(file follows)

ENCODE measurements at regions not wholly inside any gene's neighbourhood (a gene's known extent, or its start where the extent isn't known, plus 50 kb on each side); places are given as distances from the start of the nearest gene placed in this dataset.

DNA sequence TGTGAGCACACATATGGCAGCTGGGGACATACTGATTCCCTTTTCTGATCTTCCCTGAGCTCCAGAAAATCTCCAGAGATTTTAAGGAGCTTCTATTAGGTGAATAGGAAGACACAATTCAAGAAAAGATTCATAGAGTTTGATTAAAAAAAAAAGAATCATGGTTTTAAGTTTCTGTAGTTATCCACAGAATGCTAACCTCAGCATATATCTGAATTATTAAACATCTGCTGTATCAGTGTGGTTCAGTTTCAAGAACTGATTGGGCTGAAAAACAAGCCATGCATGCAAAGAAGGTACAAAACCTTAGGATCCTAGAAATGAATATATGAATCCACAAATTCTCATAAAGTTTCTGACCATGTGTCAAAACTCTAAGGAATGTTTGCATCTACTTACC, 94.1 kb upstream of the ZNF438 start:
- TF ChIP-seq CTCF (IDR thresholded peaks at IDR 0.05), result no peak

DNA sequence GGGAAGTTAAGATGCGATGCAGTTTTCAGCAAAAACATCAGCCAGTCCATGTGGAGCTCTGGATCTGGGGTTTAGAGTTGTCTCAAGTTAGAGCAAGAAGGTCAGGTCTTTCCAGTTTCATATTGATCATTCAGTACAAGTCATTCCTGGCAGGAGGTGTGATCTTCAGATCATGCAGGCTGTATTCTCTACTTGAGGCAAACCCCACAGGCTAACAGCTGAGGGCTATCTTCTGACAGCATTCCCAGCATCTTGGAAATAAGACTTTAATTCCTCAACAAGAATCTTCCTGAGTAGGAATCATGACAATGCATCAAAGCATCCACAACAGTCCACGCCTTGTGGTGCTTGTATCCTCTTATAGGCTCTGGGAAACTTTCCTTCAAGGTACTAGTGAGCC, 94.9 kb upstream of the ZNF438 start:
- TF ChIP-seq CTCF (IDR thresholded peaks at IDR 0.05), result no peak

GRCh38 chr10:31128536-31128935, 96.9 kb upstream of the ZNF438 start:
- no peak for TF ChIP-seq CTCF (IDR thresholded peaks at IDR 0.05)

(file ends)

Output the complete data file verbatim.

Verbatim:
ENCODE measurements at regions not wholly inside any gene's neighbourhood (a gene's known extent, or its start where the extent isn't known, plus 50 kb on each side); places are given as distances from the start of the nearest gene placed in this dataset.

DNA sequence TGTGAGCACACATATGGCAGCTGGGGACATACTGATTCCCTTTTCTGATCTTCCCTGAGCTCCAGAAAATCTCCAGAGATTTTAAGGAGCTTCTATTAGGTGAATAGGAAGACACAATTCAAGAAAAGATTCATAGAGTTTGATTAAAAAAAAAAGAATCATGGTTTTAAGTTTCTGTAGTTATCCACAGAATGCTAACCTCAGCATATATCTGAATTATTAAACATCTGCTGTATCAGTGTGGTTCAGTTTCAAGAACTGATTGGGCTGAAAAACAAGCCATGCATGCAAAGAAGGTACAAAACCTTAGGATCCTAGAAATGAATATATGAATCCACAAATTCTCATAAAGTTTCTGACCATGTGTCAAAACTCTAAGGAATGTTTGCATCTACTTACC, 94.1 kb upstream of the ZNF438 start:
- TF ChIP-seq CTCF (IDR thresholded peaks at IDR 0.05), result no peak

DNA sequence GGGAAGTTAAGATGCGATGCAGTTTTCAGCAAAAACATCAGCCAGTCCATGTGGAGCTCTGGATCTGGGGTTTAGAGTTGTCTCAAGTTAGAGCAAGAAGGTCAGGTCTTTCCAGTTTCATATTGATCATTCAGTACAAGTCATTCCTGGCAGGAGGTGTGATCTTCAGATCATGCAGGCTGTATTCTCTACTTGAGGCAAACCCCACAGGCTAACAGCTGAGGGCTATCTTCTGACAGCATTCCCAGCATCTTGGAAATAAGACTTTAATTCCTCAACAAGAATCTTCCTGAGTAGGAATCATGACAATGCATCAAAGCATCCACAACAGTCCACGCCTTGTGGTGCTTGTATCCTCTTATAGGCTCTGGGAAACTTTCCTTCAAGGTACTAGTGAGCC, 94.9 kb upstream of the ZNF438 start:
- TF ChIP-seq CTCF (IDR thresholded peaks at IDR 0.05), result no peak

GRCh38 chr10:31128536-31128935, 96.9 kb upstream of the ZNF438 start:
- no peak for TF ChIP-seq CTCF (IDR thresholded peaks at IDR 0.05)